Advice
Comment 1

Alone Time

Listen While Reading: Clouds // BØRNS.

I am currently sitting in my favorite place to do work— with small vintage chandeliers, dark brown leather and wood, and a menu written on a smoky mirror, I find myself transported to one of those little European cafés people rave about. Finished with my work (and even a bit ahead), I decided to stay here a while and write. It is rammed 95% of the time, making it a hot spot for people watching. Plus, it is only a short subway ride away from my school, but I never recognize anyone. Despite my school having a population of a whopping 18,000, I seem to see the same people everywhere I go. I could literally sit here for hours, eating fancy desserts and pastries, of course.

I come here to spend time with myself. When I was in high school, I was very self-conscious about being seen by myself— in the lunch room, at school assemblies, and in my free periods. I figured that people sitting alone meant they were lonely. I think of myself as a bit of a lone wolf, so constantly worrying about others seeing me that way was tiring. One thing I have learnt in my first year of university is that I shouldn’t mind what people think about me. Of course there is value in being well liked, but any stranger who judges you based on one look in your direction is someone who deserves to remain a stranger.

I have also learnt that people really don’t care. Seeing people alone in the dining hall eating or studying is as frequent and normal as seeing a group of friends laughing over lunch. I actually get jealous when I see people eating by themselves, as alone time is a precious commodity in university, especially if you’ve got a roommate like I do.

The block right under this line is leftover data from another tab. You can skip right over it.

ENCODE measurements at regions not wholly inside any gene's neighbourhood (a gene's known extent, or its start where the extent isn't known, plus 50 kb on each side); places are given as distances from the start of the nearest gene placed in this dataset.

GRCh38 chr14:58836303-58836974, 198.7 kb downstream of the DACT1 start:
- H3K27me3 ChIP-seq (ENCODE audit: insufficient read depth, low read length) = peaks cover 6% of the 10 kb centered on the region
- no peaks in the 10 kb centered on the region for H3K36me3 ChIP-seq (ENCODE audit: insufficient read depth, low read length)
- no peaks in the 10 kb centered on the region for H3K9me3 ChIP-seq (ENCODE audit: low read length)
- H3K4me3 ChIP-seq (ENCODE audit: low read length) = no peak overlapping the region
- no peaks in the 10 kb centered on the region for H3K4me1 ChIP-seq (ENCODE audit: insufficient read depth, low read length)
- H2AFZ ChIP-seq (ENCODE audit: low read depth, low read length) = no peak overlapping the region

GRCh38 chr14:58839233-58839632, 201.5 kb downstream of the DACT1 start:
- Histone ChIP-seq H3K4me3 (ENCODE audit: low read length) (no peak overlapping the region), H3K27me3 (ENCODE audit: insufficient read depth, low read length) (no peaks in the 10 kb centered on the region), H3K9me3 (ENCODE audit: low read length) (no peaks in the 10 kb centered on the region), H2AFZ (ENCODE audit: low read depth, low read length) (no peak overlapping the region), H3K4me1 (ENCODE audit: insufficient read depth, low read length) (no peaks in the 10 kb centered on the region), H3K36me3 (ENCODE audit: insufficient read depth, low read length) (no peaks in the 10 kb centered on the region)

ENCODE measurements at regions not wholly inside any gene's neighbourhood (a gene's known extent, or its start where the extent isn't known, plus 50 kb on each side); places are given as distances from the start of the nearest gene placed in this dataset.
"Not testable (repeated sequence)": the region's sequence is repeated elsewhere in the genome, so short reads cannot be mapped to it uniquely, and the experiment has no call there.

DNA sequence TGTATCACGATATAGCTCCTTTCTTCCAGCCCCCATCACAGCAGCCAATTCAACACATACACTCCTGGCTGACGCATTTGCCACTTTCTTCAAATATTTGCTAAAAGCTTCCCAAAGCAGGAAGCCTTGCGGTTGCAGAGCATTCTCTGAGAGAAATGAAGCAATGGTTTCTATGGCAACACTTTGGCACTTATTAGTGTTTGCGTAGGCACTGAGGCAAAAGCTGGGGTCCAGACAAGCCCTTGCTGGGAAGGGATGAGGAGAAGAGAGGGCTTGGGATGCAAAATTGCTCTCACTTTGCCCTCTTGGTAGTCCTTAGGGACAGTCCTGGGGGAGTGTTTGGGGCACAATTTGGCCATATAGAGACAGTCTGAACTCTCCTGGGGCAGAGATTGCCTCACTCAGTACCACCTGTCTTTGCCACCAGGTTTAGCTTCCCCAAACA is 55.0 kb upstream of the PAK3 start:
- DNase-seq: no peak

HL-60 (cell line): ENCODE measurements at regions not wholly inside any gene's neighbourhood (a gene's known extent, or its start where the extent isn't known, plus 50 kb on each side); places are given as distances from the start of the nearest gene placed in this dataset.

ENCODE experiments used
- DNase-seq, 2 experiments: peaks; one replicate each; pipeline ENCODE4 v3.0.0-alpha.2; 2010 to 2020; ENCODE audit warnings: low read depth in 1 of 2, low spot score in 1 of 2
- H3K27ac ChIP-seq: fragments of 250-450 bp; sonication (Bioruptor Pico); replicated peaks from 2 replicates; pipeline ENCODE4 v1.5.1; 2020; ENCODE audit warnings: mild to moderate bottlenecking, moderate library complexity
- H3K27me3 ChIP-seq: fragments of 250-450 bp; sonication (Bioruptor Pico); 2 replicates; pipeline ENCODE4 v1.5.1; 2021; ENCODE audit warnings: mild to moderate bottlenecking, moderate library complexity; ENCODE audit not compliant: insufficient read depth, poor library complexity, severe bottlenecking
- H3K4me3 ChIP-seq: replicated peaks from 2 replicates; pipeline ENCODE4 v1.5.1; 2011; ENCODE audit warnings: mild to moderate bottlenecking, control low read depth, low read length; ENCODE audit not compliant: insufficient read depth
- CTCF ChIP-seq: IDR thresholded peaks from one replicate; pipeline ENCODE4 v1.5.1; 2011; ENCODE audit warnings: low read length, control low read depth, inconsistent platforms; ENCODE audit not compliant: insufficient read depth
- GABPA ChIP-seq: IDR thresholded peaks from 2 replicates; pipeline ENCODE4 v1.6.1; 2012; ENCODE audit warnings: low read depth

Sitting in this Internet-free café, I am relieved to give my overly-stimulated brain a few hours off. It is nice not to feel pressure to respond to every notification, text, or flash of light coming from my phone. Just being alone with my notebook— whether I am writing for all of you, making lists, or making plans— calms my seemingly perpetual anxiety. The strangest thing is that I am surrounded by bustling energy, yet I still feel as if I am alone. According to my psychology class, the previous sentence is the definition of loneliness. Yes, I have felt like this in the most negative way possible, but when it is by choice, it can be extremely refreshing.

One of my aims this year is to spend more time like this—giving my inner lone wolf some satisfaction. I think it gives me more time to reflect and process what is going on in my life and allows me to enjoy my time with friends more fully.

My point is if you are afraid to do things by yourself— whether it’s eating a meal, going to a museum, or getting a drink at a coffee shop— because of a fear of others’ opinions, I totally understand. The way others react very much depends on your age and situation, but if people are making assumptions about you when they see you alone, know that one day, people will envy you. Don’t be scared to let your inner lone wolf roam free.


Words by Martha Beaven // Photography by Cassi Harvey.

© 2015 Reef Magazine

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